Friday, 15 August 2014


I read an article about a recording that was just recently released (you can find the link on my twitter feed, @daansteraan) of former US President Bill Clinton talking about Bin Laden. This recording came from  Melbourne, Australia, from conversation between Clinton and Sky News Australia the day before the 9/11 attacks.

"I nearly got him ... And I could have killed him but I would have had to destroy a little town called Kandahar in Afghanistan and killed 300 innocent women and children and then I would have been no better than him. And so I didn't do it."

It would have been extremely inappropriate for this recording to be released just after the attacks and I wonder how much truth there is to the claim that the holder simply "forgot that he had it."

Not that I would blame him if it wasn't true. If it was a decision that was made I don't think it was a particularly bad one at all.

I have a few thoughts today about decisions and their tiered nature. 

A basic decision comes across as having only one degree of consequence. Determinists would probably argue that exactly the opposite is true and every action has an infinite line of consequences. This arguments reaches an interesting stale mate with Quantum Theory when you starting working backwards and get to the point where you cannot tell where an action began (I am referring to not being able to determine the exact position of an electron in an atom).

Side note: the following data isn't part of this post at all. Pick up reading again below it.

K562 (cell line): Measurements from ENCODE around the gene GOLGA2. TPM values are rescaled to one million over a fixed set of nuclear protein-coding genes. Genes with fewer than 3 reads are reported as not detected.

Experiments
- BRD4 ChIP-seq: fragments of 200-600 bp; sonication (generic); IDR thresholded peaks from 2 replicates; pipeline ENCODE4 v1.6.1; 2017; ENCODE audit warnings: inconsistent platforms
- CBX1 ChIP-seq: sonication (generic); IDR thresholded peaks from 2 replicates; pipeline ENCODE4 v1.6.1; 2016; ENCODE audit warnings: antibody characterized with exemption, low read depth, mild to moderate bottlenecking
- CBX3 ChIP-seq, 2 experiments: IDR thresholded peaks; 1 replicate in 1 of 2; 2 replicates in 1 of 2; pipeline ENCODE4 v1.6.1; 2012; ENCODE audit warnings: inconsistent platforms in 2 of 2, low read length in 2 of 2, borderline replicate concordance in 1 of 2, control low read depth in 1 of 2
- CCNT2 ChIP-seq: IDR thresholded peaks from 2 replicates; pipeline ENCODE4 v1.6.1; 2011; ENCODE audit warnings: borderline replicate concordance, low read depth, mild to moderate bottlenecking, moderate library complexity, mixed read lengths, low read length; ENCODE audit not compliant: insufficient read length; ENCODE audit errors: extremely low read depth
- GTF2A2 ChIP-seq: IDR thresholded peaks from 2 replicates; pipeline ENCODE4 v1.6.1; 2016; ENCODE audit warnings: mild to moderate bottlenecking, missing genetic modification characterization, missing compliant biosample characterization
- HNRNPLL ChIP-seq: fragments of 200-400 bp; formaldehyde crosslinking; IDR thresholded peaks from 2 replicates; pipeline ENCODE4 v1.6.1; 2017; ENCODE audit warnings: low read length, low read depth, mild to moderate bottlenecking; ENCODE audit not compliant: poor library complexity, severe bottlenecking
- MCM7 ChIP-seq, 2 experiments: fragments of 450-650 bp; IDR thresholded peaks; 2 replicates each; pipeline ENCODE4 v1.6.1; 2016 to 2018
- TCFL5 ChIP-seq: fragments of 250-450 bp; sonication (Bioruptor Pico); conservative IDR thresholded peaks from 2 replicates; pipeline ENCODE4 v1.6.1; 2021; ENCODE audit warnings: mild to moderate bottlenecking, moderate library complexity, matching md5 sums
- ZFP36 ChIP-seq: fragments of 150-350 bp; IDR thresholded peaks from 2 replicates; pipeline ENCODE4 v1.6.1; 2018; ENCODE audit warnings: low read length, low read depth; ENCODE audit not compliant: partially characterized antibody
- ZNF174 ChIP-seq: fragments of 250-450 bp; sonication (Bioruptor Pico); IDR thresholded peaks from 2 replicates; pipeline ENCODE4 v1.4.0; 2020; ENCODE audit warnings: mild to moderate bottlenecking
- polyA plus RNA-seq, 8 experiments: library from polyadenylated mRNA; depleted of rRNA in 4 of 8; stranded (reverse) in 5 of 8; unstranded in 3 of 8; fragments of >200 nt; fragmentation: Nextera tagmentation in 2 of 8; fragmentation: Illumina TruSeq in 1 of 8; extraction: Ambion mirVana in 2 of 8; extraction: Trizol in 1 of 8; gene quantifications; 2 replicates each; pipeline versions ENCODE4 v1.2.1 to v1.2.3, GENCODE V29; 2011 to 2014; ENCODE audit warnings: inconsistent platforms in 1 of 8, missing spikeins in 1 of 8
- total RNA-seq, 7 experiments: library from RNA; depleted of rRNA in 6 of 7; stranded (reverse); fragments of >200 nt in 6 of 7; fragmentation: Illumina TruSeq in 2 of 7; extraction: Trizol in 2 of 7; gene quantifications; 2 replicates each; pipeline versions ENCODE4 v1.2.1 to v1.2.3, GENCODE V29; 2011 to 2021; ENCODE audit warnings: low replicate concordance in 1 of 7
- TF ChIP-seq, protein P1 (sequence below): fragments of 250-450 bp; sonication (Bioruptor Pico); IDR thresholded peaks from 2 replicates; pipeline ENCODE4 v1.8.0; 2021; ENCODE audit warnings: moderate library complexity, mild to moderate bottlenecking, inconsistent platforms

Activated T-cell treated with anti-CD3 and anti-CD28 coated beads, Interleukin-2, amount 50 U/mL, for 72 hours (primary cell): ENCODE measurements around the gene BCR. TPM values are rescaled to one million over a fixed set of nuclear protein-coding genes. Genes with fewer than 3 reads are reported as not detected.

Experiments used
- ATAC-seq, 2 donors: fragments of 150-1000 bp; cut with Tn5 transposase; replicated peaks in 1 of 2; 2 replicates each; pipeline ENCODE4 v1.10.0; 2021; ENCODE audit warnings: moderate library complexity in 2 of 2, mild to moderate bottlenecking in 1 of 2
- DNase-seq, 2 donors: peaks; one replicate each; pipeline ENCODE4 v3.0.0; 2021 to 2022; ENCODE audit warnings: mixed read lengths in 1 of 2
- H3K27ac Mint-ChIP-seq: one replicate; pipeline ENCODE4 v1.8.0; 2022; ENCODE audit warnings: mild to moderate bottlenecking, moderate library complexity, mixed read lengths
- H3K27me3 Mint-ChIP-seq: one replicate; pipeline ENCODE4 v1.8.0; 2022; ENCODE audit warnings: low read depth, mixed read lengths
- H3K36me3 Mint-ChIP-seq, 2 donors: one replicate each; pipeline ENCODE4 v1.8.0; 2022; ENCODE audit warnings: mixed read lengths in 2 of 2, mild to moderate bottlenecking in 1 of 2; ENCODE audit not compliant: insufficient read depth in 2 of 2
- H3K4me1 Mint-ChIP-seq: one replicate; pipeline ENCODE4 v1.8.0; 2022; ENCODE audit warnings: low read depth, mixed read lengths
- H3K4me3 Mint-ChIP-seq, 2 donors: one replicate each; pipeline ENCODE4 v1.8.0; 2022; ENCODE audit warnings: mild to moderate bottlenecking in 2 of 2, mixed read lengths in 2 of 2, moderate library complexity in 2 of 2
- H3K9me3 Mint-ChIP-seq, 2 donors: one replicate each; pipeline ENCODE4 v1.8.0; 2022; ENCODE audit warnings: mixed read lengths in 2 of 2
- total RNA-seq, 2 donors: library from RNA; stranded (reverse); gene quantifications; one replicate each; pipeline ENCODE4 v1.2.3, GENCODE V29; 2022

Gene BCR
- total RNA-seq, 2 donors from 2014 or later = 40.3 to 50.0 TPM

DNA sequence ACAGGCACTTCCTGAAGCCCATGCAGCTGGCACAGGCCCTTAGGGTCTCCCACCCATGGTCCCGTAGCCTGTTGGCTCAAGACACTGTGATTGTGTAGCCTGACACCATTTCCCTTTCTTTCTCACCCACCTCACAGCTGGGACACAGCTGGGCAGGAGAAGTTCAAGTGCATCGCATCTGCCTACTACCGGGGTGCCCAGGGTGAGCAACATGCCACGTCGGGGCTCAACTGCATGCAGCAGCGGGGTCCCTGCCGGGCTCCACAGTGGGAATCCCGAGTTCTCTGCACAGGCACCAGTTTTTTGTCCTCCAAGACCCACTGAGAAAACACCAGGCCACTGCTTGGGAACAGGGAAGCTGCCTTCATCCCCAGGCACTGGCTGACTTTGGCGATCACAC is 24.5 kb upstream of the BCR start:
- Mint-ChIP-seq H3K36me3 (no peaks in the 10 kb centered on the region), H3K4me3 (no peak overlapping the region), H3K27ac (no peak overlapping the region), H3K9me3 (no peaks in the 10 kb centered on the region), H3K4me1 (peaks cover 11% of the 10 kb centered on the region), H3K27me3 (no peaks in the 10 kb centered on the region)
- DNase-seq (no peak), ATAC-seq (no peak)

Getting back to a basic decision, an example would be when I decide whether I want to put up my arm or not. The consequence is that either my arm goes up or my arm stays down. One tier, one consequence, one decision.  

It is, thankfully and and unfortunately, not that simple (it is always unfortunate when something is not more simple, especially for people who like simplicity). The real decision tree is probably uglier than the hariest crows nest we can imagine. The only hair-line I wan't to write about now is the one where a shadow of degrees of good is cast over it. 

Back to the example. My simple decision of raising my hand or not. As for second tier options, there are many we can imagine. One could be that I raised my hand to answer a question in class. Another could be that I did it to switch on a light. It could be to block a punch from an opponent in a boxing match. It could even be to throw a punch at an opponent. Or an animal. Or a woman. Or a child. 

Consider a shadow of degrees of good.   

Clinton had a threshold for bad behaviour which was not shared by his opponent. Bin Laden's threshold of bad behaviour was much lower (higher) than Clintons. Clintons prevented him from killing Bin Laden when he could have. Bin Ladens didn't stop him from doing much worse. Would it have been worth extending Clintons "badness threshold" to protect his assets? His assets being people who do not die from terrorism or terrorist related activity? I also suppose the asset class is very differently defined since we are talking about people. If it was a different asset like drugs maybe? If you had to smoke a joint to ensure your children don't smoke weed then our asset is "sobriety" and our badness threshold would not be with killing but getting stoned. More later. 

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